Did The TSA Compromise An Intelligence Program?

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What the heck is WOMAP? The unredacted version of the Transportation Security Administration's supervisor security manual includes references for a heretofore unrevealed Central Intelligence Agency program called WOMAP -- The Worldwide Operational Meet and Assist Program.

According to the TSA's regulations, "foreign dignitaries" escorted by CIA officers are exempt from screening so long as the CIA submits their name, date of birth, itinerary and other information in advance. In general, the CIA officers who accompany these dignitaries are members of the Agency's Office of Protective Services, which provides security for the agency, its assets and its people. There's a separate procedure for screening foreign dignitaries approved by the Department of State. So it would seem as if the WOMAP program serves another purpose. Helpfully, the TSA manual provides some clues.

Persons who receive WOMAP status must be provided to the TSA's Office of Security and classified at the For Official Use Only Level. It "may be provided at the classified" level too. Importantly, the WOMAP information is so sensitive that  "[t]he title or position of the dignitary will be used by the Office of Intelligence to determine eligibility for screening courtesies, but will not be forwarded to the TSOC and respective FSDs." That is -- too secret for even the airport federal security directors, who have Top Secret clearance, to know.

Why does the CIA need to be escorting people through America's airports? For at least two reasons. One, the agency runs a National Resettlement Operations Center to provide intelligence assets who have "defected" to the United States with new cover identities. Exfiltrating such assets from other countries often involves the use of commercial aircraft -- hence the need for some sort of program that allows CIA case officers and officials -- using the cover of sworn officers from the CIA's internal police service -- to move sensitive subjects quickly -- and without screening. The CIA has "resettled" dozens of assets from the Middle East in recent years. Also, the CIA regularly greets intelligence officers from friendly foreign countries who arrive to train with their counterparts in the United States; their cover needs to be protected. Purely into the realm of speculation: the CIA might need to "render" a human asset through an American airport. Or -- the CIA might have to covertly sneak one of its own assets into a different area of the country, or territory, without having that person's identity be entered into a computer database.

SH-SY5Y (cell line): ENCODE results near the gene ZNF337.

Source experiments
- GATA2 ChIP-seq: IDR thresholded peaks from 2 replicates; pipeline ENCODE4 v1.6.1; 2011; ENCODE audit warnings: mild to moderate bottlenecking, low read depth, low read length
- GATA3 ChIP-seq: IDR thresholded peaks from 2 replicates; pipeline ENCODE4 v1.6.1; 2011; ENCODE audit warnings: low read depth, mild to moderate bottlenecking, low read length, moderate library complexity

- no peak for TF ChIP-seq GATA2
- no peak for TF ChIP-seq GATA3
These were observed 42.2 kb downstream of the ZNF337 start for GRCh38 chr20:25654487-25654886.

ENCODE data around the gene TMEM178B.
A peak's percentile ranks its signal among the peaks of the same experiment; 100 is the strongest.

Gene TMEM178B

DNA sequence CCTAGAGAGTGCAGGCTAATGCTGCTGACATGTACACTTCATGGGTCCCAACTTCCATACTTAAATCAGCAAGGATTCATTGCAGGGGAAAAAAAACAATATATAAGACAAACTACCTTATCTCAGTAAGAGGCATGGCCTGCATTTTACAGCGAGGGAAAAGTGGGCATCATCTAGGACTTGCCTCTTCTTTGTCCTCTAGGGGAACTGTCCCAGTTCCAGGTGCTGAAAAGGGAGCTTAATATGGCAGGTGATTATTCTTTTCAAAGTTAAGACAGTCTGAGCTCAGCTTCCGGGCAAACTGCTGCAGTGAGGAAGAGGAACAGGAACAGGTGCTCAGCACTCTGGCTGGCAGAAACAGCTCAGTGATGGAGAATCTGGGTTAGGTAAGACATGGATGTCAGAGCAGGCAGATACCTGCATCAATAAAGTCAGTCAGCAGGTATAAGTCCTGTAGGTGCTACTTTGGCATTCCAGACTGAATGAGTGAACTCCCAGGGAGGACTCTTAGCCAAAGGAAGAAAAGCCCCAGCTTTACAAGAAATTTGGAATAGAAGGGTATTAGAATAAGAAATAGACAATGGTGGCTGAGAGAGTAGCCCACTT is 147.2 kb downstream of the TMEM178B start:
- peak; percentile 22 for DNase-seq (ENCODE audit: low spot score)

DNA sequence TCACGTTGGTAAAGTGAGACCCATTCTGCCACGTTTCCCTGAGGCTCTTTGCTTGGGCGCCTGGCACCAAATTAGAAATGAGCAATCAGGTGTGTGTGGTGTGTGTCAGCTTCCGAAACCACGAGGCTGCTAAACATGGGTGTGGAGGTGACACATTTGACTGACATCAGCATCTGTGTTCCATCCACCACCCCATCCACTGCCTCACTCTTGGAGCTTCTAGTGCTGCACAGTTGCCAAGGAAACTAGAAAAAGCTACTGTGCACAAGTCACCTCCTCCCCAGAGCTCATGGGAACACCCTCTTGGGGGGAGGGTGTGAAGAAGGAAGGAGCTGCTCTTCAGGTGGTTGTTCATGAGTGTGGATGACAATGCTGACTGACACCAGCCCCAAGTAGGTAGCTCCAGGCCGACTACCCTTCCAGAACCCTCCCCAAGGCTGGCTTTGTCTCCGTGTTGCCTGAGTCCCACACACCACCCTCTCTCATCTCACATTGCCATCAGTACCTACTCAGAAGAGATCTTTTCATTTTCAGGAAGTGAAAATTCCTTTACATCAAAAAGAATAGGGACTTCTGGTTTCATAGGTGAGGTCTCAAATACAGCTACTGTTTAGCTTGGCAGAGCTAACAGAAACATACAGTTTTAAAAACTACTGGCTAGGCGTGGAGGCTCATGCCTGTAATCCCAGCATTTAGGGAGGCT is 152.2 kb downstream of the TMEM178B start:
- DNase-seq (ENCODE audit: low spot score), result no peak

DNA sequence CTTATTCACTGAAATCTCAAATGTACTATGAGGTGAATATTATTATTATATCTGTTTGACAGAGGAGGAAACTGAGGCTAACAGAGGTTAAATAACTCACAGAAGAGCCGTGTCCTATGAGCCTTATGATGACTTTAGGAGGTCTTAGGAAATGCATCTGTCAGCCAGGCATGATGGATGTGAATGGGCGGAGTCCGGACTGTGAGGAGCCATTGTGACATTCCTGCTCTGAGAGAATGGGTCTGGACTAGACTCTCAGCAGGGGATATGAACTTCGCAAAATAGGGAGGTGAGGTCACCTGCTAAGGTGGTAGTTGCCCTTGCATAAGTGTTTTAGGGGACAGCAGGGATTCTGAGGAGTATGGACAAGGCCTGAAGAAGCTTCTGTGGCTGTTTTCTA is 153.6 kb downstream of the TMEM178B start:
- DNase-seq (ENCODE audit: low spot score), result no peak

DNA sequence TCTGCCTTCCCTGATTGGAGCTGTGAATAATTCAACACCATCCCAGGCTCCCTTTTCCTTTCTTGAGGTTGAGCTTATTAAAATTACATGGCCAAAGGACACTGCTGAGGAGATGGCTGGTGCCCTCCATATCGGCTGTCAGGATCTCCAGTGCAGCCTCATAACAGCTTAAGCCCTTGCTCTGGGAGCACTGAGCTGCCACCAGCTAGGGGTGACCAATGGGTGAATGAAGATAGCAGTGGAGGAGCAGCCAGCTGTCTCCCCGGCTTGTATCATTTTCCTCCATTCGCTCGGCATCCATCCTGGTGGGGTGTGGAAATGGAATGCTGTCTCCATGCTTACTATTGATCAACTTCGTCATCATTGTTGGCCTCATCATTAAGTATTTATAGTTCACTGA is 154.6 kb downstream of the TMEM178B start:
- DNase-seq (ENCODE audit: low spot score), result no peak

The CIA declined to comment on the TSA leak. The WOMAP program has not been formally acknowledged. The acronym does not appear in Lexis-Nexus or Google databases.

"This egg-on-face incident clearly isn't something that should have happened, but at this point--and we'll see what the TSA's internal review concludes--the Intelligence Community doesn't see significant lasting damage coming out of it," a U.S. intelligence official said. "There are ways of dealing with this kind of thing."

The TSA, for its part, has said that the manual has been revised at least six times since this version was current, and that the information contained within was not sensitive enough to pose a security threat.
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Marc Ambinder is an Atlantic contributing editor. He is also a senior contributor at Defense One, a contributing editor at GQ, and a regular contributor at The Week.

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